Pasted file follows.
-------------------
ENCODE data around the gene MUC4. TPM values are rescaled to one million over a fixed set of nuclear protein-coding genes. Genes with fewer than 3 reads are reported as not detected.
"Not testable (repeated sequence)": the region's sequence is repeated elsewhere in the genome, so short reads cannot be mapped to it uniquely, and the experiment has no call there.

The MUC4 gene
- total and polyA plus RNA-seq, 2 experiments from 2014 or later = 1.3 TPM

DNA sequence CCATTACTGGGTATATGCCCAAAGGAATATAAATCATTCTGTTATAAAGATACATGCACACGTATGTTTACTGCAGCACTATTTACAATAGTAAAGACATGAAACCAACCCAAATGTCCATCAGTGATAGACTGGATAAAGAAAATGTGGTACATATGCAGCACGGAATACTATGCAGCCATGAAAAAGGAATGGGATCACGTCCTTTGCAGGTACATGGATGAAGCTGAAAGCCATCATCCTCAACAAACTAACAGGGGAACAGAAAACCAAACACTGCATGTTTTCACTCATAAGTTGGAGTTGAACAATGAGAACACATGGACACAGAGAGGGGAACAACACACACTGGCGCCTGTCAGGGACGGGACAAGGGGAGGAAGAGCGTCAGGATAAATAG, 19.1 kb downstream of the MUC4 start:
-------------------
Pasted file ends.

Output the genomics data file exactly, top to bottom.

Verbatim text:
ENCODE data around the gene MUC4. TPM values are rescaled to one million over a fixed set of nuclear protein-coding genes. Genes with fewer than 3 reads are reported as not detected.
"Not testable (repeated sequence)": the region's sequence is repeated elsewhere in the genome, so short reads cannot be mapped to it uniquely, and the experiment has no call there.

The MUC4 gene
- total and polyA plus RNA-seq, 2 experiments from 2014 or later = 1.3 TPM

DNA sequence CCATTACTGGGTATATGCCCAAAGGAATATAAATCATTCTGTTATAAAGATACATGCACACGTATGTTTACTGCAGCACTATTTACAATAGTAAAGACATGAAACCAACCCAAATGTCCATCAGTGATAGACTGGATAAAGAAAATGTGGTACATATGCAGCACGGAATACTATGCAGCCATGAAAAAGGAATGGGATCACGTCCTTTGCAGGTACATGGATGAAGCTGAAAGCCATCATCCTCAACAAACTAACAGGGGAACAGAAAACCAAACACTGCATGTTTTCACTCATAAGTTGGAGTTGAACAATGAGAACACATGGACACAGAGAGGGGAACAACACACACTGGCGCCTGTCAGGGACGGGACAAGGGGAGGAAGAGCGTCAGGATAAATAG, 19.1 kb downstream of the MUC4 start: